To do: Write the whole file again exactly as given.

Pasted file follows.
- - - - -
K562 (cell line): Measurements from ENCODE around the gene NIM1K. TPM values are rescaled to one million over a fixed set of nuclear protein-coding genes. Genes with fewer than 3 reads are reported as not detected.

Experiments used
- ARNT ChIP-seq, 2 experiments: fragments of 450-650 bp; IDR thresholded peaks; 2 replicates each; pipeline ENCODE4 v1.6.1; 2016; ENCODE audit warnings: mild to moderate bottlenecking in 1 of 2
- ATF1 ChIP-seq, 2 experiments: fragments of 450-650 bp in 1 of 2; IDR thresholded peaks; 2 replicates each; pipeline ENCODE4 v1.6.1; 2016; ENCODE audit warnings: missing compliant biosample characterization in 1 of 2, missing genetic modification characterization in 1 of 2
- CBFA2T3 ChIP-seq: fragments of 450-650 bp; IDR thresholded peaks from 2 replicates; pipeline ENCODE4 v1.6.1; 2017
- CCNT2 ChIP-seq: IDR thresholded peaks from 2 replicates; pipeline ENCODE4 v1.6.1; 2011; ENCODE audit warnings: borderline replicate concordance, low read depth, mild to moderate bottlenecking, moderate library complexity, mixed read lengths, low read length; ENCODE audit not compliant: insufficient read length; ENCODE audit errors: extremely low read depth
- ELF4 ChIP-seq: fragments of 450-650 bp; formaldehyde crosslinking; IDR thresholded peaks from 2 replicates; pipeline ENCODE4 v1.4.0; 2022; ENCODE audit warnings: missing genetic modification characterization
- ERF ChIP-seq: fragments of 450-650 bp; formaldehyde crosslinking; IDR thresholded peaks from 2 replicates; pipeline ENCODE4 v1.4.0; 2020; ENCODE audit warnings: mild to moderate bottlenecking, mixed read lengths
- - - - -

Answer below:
K562 (cell line): Measurements from ENCODE around the gene NIM1K. TPM values are rescaled to one million over a fixed set of nuclear protein-coding genes. Genes with fewer than 3 reads are reported as not detected.

Experiments used
- ARNT ChIP-seq, 2 experiments: fragments of 450-650 bp; IDR thresholded peaks; 2 replicates each; pipeline ENCODE4 v1.6.1; 2016; ENCODE audit warnings: mild to moderate bottlenecking in 1 of 2
- ATF1 ChIP-seq, 2 experiments: fragments of 450-650 bp in 1 of 2; IDR thresholded peaks; 2 replicates each; pipeline ENCODE4 v1.6.1; 2016; ENCODE audit warnings: missing compliant biosample characterization in 1 of 2, missing genetic modification characterization in 1 of 2
- CBFA2T3 ChIP-seq: fragments of 450-650 bp; IDR thresholded peaks from 2 replicates; pipeline ENCODE4 v1.6.1; 2017
- CCNT2 ChIP-seq: IDR thresholded peaks from 2 replicates; pipeline ENCODE4 v1.6.1; 2011; ENCODE audit warnings: borderline replicate concordance, low read depth, mild to moderate bottlenecking, moderate library complexity, mixed read lengths, low read length; ENCODE audit not compliant: insufficient read length; ENCODE audit errors: extremely low read depth
- ELF4 ChIP-seq: fragments of 450-650 bp; formaldehyde crosslinking; IDR thresholded peaks from 2 replicates; pipeline ENCODE4 v1.4.0; 2022; ENCODE audit warnings: missing genetic modification characterization
- ERF ChIP-seq: fragments of 450-650 bp; formaldehyde crosslinking; IDR thresholded peaks from 2 replicates; pipeline ENCODE4 v1.4.0; 2020; ENCODE audit warnings: mild to moderate bottlenecking, mixed read lengths